The address also made headlines today because its base will hold the largest Starbucks store in the world. The 20,000-square-foot facility known as the Starbucks Reserve Roastery and Tasting Room will be “part of a push to bolster growth with larger locations that offer experiences to customers,” reports Crain’s.
It’s been some time since 6sqft checked on 125 Greenwich Street, a slender tower that will soar more than 1,000 feet high and offer a limited collection of condominium residences with unparalleled views of the lower Manhattan skyline and beyond. Developed by a joint venture comprised of Michael Shvo, Bizzi + Partners Development, and Howard Lorber’s Vector Group, the 9,000-square-foot corner site will yield 275 compact residences spread over 306,000 square feet of space, along with a retail- and amenity-filled podium. Plans submitted to the Department of Buildings in October show that most of the building’s floor plates will house six apartments each.
In December, the Post reported that Bill Ackman had tapped starchitect Rafael Vinoly (the designer of 432 Park Avenue) to re-imagine 787 Eleventh Avenue along Manhattan’s “Automobile Row” in Hell’s Kitchen. Ackman’s Pershing Square Capital Management intends to relocate to the top floors of the building, and permits filed yesterday indicate that plans are moving forward. The 100-foot-tall structure will receive a two-story, 60-foot-tall addition, which will add nearly 20,000 square feet of construction floor area to the 460,000-square-foot building.
432 Park Avenue recorded its first closing last week: a 4,000-square-foot, 35th-floor pad that sold for a cool $18.1 million. For the critics who find the supertower’s minimalist exterior and Deborah Berke-designed interiors a bit too austere, take a peek at this layout designed by the classically-attuned firm of Atelier & Co.
The unit’s square footage and its north-, south-, and east-facing exposures are akin to the unit that closed last week. Raphel Viñoly/WSP Cantor Seinuk’s structural tube design provides column-free layouts, allowing for flexible reconfiguration of interior spaces. For this 40th floor spread, Atelier nearly doubles the size of the master bedroom and removes the sitting room to create a vast living and dining area dissected by a grand and ornate bookcase.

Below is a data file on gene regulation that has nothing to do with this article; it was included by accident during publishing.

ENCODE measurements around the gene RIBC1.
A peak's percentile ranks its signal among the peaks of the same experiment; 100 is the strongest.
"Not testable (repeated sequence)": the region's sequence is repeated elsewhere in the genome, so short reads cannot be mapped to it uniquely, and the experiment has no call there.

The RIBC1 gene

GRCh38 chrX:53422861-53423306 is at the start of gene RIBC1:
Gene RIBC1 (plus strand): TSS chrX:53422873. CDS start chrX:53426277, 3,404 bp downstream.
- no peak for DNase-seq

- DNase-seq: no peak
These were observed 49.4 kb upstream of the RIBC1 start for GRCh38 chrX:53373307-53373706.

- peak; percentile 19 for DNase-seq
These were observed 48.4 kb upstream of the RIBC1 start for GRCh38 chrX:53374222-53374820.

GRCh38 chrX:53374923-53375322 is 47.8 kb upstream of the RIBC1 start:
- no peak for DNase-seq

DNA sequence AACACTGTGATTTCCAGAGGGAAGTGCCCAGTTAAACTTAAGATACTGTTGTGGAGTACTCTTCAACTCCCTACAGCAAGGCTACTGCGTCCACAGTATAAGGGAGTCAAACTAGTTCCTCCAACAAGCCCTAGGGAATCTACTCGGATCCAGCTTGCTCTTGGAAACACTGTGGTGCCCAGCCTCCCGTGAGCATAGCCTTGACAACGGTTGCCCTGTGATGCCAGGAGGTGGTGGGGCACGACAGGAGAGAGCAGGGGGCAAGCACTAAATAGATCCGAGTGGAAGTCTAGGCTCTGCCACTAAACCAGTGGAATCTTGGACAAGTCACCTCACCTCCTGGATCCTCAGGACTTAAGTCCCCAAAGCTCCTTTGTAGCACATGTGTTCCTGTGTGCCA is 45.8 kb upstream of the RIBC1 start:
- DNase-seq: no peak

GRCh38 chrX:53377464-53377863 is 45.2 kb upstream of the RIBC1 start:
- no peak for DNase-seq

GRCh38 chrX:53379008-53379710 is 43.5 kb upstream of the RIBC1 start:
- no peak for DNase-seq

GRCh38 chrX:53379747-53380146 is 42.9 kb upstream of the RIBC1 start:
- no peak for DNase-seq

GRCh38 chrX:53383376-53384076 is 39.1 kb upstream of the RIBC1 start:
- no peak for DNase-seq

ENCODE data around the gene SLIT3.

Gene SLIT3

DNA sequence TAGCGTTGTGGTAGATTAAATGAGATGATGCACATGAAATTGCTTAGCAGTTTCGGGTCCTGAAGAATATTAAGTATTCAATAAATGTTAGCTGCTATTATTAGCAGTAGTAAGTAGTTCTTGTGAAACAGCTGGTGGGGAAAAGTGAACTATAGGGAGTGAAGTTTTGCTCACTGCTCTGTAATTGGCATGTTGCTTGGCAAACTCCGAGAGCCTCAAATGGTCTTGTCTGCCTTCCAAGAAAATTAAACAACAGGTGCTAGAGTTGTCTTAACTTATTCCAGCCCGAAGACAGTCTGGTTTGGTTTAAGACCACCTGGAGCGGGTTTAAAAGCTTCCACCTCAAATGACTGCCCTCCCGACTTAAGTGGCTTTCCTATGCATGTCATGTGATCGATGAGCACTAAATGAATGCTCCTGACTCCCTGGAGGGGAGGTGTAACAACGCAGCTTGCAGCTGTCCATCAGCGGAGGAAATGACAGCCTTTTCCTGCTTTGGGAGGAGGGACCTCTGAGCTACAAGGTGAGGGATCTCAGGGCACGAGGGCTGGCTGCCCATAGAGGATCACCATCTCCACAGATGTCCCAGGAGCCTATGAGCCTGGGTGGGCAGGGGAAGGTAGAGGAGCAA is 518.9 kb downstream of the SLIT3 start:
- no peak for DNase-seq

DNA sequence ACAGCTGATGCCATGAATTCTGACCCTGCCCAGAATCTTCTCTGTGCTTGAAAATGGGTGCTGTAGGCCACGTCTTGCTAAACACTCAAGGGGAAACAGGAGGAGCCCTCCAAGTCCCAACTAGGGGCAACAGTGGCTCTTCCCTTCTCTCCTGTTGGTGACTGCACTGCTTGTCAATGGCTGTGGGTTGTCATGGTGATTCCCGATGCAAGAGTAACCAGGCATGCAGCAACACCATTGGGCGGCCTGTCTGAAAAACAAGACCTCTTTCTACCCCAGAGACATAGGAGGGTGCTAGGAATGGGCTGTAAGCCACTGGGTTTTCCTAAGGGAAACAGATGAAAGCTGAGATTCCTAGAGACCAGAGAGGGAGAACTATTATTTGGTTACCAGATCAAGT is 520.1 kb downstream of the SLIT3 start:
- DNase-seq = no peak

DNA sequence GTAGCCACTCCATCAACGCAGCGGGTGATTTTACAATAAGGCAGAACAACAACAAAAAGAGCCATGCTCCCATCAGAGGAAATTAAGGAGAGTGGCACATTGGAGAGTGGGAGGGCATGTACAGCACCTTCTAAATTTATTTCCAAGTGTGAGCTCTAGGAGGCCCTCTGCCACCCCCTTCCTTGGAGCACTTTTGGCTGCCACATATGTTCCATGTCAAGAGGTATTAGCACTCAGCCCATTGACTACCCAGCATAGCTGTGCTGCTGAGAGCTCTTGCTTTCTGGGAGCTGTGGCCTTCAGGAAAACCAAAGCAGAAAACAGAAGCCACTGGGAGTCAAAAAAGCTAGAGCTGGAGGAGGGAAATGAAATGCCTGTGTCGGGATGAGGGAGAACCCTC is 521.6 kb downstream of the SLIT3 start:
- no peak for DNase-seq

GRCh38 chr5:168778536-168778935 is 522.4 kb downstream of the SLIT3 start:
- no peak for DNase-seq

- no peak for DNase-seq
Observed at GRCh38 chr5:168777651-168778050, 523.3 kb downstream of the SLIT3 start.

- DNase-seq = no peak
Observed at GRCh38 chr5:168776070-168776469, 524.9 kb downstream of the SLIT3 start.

And so it begins! Closings at Macklowe Properties/CIM Group‘s Billionaires’ Row blockbuster 432 Park Avenue have officially commenced with its first sale showing an impressive $18.116 million figure, as city records released this afternoon reveal. The unit is #35B, a massive 4,003-square-foot, three-bedroom pad with four-and-a-half baths, a private elevator landing, and 10-foot by 10-foot windows providing southern and western exposures with park views. Documents show that the palatial home was purchased via a LLC, 432 PARKVIEW.
Now that Macklowe Properties‘/CIM Group‘s 432 Park Avenue is nearing completion, with occupancy slated to begin in mid-2016 and 70 percent of units reportedly in contract, the development’s marketing and branding agency DBOX has released a bevy of never-before-seen images of our skyline’s newest icon. Being the tower of superlatives it is, it comes as no surprise that it boasts a marketing campaign to match. Employing sky-cams, drone photography, a million-dollar film, and breath-taking renderings and photography, 432 Park has perhaps the most elaborate promotional campaign ever conceived for a Manhattan condominium.
With dozens of spectacular images to choose from, we hand picked a few to recap the development of this monumental supertower. We’ve also put together a timeline in numbers–from its record breaking height to its 1,200-pound marble sinks–to illustrate the extraordinary undertaking that has paved the way for the tower to become the most successful and desirable condominium ever erected in the city (sorry One57).
Is the Western Hemisphere’s tallest residential tower already experiencing some construction defects? According to a recent blog post by real estate author Michael Gross (h/t Curbed), 432 Park Avenue is showing signs of wear. Gross writes that “Two unconnected sources confirm that the architectural concrete that covers the poured concrete tower has already developed cracks, and that scaffolds hanging from the pillar in recent weeks were there because Nicholson Galloway, a top masonry restoration company, was hired to coat the structure with some ‘nasty stuff,’ as one of those sources puts it, called Silane that will seal those fissures.”